Thinking Outside the Classroom

Faculty-Led Trips Transform Spring Break into Learning Adventures
Students in the Introduction to Sedimentary Geology class (GEO 450) pose in Zion National Park as part of their faculty-led spring break class trip.

Thirty students from URI’s College of the Environment and Life Sciences (CELS) took a non-traditional vacation from the classroom this spring break. They enrolled in faculty-led week-long trips, which brought them across the hemisphere to study geology and biology and perform research in incomparable locations. For the students and faculty involved, the travel provided unique opportunities for hands-on learning experiences.

“There is no substitute for showing geosciences majors the Grand Canyon, Zion, or Petrified Forest National Park, no way that they could gain that experience without actually going there and seeing the real deal for themselves,” insists CELS Professor David Fastovsky, who led seventeen students on a geology expedition through Arizona, Utah, and New Mexico in his Introduction to Sedimentary Geology class. Known as the Colorado Plateau, the area is a geologic treasure trove including fossils, exposed sedimentary layers, and petrified wood, according to Fastovsky.

Post-dive smiles from the Research Diving Class (AFS 433) in Bonaire

“The experience brought to life the concepts we learned in the classroom and allowed us to apply our knowledge to the field,” recalls Callie Tominsky, a geology and geological oceanography major who gained insights into ancient Earth environments by observing sedimentary structures with her fellow classmates.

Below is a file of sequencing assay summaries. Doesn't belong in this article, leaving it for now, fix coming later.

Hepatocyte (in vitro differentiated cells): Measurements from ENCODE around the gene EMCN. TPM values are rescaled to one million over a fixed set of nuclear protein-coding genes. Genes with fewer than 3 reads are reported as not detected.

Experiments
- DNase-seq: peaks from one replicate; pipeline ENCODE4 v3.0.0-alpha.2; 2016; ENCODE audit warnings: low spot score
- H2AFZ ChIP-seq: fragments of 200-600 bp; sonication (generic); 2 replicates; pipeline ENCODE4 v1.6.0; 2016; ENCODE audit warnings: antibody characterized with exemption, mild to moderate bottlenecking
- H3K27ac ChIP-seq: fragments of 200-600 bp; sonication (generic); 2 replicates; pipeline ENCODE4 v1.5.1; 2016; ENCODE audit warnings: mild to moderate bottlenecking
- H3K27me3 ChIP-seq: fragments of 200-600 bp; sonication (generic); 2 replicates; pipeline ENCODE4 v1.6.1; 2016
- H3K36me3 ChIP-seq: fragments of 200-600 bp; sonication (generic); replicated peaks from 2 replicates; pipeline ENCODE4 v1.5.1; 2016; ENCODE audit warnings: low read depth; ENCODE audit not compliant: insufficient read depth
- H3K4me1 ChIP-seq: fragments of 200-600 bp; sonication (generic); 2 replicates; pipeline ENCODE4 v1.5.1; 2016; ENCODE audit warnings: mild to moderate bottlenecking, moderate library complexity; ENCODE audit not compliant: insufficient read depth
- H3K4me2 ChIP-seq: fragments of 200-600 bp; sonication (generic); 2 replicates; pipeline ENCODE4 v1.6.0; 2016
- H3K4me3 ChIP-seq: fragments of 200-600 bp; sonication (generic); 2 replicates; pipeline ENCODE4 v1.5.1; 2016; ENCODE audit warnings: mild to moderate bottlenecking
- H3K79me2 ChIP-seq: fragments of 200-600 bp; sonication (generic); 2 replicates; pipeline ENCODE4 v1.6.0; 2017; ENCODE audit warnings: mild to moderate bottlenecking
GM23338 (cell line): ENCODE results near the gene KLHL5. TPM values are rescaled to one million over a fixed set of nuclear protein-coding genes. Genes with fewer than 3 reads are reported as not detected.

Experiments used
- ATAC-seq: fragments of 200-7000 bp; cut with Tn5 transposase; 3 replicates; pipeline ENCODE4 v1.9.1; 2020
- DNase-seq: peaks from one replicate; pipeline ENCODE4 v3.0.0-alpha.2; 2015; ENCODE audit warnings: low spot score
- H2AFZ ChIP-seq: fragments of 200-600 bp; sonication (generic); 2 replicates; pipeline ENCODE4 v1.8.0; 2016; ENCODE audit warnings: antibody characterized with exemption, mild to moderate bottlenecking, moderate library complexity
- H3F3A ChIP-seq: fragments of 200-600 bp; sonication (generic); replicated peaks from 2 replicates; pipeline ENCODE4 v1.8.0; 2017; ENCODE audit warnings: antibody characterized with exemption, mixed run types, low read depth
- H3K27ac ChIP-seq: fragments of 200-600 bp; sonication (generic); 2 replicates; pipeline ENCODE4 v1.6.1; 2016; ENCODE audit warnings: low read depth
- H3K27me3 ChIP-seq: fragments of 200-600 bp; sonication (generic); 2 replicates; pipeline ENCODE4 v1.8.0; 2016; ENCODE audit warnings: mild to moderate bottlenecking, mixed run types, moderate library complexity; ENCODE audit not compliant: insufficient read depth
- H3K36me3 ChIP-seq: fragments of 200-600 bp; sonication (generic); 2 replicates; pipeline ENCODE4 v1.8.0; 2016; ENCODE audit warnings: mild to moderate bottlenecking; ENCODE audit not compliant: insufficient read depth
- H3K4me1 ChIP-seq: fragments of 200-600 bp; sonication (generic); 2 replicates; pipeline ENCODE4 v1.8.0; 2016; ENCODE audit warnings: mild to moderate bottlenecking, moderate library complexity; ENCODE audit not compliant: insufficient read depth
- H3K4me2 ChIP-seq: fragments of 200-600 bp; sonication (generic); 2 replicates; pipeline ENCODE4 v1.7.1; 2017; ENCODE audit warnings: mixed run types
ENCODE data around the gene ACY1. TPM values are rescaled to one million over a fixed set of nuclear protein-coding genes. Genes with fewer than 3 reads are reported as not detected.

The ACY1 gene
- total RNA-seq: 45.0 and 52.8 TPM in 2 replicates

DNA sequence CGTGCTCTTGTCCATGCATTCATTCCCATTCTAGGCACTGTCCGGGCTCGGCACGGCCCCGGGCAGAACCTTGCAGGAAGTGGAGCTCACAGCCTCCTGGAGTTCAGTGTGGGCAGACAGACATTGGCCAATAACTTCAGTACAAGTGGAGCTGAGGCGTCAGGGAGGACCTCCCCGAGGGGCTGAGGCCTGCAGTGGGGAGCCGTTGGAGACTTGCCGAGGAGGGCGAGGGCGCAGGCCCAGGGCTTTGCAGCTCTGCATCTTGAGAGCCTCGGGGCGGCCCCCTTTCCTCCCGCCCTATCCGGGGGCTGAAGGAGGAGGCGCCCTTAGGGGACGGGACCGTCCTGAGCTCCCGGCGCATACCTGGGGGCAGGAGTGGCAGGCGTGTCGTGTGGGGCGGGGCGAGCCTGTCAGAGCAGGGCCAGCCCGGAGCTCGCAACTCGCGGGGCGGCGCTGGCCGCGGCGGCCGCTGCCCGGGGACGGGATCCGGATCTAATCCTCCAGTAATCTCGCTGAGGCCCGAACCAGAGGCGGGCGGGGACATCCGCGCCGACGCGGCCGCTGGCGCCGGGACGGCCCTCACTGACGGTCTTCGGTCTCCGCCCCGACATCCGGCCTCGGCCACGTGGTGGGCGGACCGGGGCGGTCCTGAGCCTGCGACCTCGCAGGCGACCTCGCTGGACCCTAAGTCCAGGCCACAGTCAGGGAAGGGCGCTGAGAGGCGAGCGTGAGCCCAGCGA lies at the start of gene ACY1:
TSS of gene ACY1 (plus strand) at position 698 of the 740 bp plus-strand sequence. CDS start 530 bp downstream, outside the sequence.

“You can’t learn geology from a text, or from a video, any more than you can learn to swim without water,” Fastovsky notes of the value of traveling to locations specific to student’s area of study.

Four students participated in the Bermuda Marine Diversity class (BIO 210X) this Spring Break.

Two more faculty-led trips brought students to sub-tropical islands to study biology and master scuba diving skills. Ten students in Research Diving Methods  led by Anya Hanson, URI’s Diving Safety Officer, completed training dives to become certified as underwater researchers on the Caribbean island of Bonaire, a premier scuba diving location. In Bermuda, an island renowned as a hotbed of biodiversity, four students in CELS Associate Professor Chris Lane’s Bermuda Marine Diversity class performed research in partnership with the world-class Bermuda Institute for Ocean Sciences (BIOS).

Students also traveled to Indonesia with Marine Affairs Assistant Professor Amelia Moore on a research expedition and trekked through Guatemala on an interdisciplinary water resources survey with Associate Professor Vinka Craver.

Reflecting on the educational value of the spring break trips, Professor Fastovsky concludes, “we owe such experiences to our students; to make their training the best and the most ‘real’ that we can provide.”